A few weeks ago, we got a supportive email from Melissa who recommended that we add a “suggestion box” to the blog so readers could present their recommendations and strategies to address important issues facing Memphis.
We liked the idea, so we’re giving it a try starting today.
We’re pleased that Melissa promised to write one on the subject of her email – talent recruitment and creativity, but first, she had to attend to the small matter of giving birth to her baby.
While we await her contribution, we invite you to submit your suggestions on ideas that could move our city ahead. As you know, we have particular interests in downtown, economic development, smart growth, creativity, talent strategies, branding, oh, well, almost anything related to the vibrancy and success of Memphis.
Today, we start with two commentaries, one by Second Strangeness and one by Mike Hollihan.
The former sent an email about the brain drain, and we asked him to elaborate. His response follows.
The other writer has been blogging (Half-Bakered) before most of us knew what the term meant. In an email exchange related to a post, we asked Mike what he would do to turn things around if he were in charge of downtown. His answer follows Second Strangeness.
Together, these two commentaries become the first installment of our “suggestion box” feature. With these features, the emphasis isn’t on agreeing, but on provoking new thinking and new discussions. If you’d like to participate, please email your commentaries to email@example.com. Equally important, we hope readers will join in the conversation on the issues raised in the “suggestion box” each week.
The Brain Drain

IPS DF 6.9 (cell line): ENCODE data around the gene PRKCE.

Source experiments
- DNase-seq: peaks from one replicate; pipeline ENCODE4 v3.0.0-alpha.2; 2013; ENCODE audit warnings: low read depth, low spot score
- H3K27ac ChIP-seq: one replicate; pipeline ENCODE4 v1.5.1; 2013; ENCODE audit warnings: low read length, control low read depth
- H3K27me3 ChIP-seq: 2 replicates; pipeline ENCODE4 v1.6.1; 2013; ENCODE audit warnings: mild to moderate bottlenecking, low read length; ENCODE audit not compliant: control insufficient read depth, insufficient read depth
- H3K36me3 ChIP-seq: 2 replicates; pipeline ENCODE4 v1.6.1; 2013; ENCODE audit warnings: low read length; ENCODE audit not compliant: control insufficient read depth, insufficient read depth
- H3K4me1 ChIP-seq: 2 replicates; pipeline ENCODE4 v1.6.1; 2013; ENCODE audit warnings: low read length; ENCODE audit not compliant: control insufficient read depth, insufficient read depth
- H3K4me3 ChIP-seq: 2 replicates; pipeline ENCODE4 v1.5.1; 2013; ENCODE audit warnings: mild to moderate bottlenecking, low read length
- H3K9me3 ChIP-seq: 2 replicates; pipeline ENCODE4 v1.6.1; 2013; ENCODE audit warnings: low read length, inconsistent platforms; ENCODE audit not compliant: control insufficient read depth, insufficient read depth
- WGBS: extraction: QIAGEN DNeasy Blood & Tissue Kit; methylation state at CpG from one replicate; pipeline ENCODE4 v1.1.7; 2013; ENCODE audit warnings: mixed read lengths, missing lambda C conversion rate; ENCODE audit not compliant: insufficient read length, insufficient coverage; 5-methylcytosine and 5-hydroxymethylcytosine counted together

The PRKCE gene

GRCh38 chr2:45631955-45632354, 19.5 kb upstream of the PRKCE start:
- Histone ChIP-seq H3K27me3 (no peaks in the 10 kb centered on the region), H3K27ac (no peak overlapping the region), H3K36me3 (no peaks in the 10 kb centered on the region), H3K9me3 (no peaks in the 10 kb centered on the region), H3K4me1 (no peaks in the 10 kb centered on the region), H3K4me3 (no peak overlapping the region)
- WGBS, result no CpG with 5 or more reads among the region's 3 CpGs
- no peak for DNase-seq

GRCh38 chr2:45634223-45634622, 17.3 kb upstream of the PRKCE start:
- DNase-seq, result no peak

Here’s Second Strangeness —
The Memphis Brain Drain and its inferiority complex:
Everyone knows that Memphians have a notorious inferiority complex. When a person moves to Memphis they are constantly asked “the question”: “Why on earth did you move here?”
This inferiority complex has negative effects on the city that are far reaching. Allow me explain:
Children grow up in Memphis with visions of leaving the city for bigger and better things and never returning. Each fall, the city loses another round of its best and brightest young minds to elite colleges and the majority of them will not return when they graduate from college. Even from amongst those that go to college in Memphis, many of them seek to leave the city as well upon graduation.
Much of this is economic, but a lot of it is also from the inferiority complex in the city. You see, only the losers stay in the city. There are so many Memphis born and raised youth – particularly African-American – that are now living in places such as Atlanta, Houston, or New York. I’d dare to say that the bulk of this outgoing Memphis African-American talent has found its way to Atlanta.
What does it tell you that Memphis’ own Harold Ford Jr. is considered to be “too good” (read: too smart and too talented) to return to Memphis permanently?
Replacing this talent isn’t easy.